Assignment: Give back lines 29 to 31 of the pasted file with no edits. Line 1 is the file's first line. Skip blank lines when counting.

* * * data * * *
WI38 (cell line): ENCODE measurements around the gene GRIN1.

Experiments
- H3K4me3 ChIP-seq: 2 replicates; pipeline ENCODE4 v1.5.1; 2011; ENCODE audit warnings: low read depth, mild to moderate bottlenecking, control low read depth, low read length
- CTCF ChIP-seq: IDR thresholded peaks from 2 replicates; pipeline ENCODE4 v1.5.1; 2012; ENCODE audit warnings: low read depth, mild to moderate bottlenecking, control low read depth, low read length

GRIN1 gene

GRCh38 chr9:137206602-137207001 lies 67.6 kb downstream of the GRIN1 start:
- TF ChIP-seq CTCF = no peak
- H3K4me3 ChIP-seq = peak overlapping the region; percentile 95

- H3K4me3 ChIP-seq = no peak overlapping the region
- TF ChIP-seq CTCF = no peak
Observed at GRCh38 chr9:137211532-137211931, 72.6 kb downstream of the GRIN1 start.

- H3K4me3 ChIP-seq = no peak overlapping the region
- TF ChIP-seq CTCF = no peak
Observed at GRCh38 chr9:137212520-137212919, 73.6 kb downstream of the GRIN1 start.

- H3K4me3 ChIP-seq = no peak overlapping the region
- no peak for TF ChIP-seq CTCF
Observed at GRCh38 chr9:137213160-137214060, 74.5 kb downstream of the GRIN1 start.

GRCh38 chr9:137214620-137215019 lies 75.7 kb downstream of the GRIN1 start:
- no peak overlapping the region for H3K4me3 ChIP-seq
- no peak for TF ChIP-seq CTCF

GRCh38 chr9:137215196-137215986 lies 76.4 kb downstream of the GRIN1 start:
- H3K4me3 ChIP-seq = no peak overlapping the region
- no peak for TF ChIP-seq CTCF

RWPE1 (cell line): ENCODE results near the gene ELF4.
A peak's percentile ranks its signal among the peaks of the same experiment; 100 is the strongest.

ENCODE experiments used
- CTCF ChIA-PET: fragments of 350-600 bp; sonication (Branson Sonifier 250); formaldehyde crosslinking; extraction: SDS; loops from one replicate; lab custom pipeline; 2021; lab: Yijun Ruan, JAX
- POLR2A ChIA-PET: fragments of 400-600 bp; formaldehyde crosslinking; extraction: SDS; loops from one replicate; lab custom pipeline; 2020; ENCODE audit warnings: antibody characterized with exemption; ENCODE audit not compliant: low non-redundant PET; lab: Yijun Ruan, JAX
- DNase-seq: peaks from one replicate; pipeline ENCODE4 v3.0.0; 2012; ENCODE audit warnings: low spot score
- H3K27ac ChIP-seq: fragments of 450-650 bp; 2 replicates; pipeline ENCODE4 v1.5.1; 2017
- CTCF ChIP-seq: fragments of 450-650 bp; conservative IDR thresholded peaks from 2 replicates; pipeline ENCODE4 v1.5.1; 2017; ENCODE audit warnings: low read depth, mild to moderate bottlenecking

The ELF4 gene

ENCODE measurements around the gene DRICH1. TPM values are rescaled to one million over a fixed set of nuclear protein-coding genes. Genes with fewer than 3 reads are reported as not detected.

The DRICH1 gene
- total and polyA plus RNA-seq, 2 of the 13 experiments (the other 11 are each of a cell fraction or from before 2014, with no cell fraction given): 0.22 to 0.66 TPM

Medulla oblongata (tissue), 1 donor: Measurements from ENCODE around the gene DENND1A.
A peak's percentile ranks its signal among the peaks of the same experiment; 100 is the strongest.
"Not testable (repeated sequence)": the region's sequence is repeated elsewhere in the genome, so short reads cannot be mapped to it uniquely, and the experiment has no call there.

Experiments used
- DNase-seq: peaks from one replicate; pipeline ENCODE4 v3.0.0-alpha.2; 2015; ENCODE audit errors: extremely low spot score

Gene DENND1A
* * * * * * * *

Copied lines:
- DNase-seq: peaks from one replicate; pipeline ENCODE4 v3.0.0; 2012; ENCODE audit warnings: low spot score
- H3K27ac ChIP-seq: fragments of 450-650 bp; 2 replicates; pipeline ENCODE4 v1.5.1; 2017
- CTCF ChIP-seq: fragments of 450-650 bp; conservative IDR thresholded peaks from 2 replicates; pipeline ENCODE4 v1.5.1; 2017; ENCODE audit warnings: low read depth, mild to moderate bottlenecking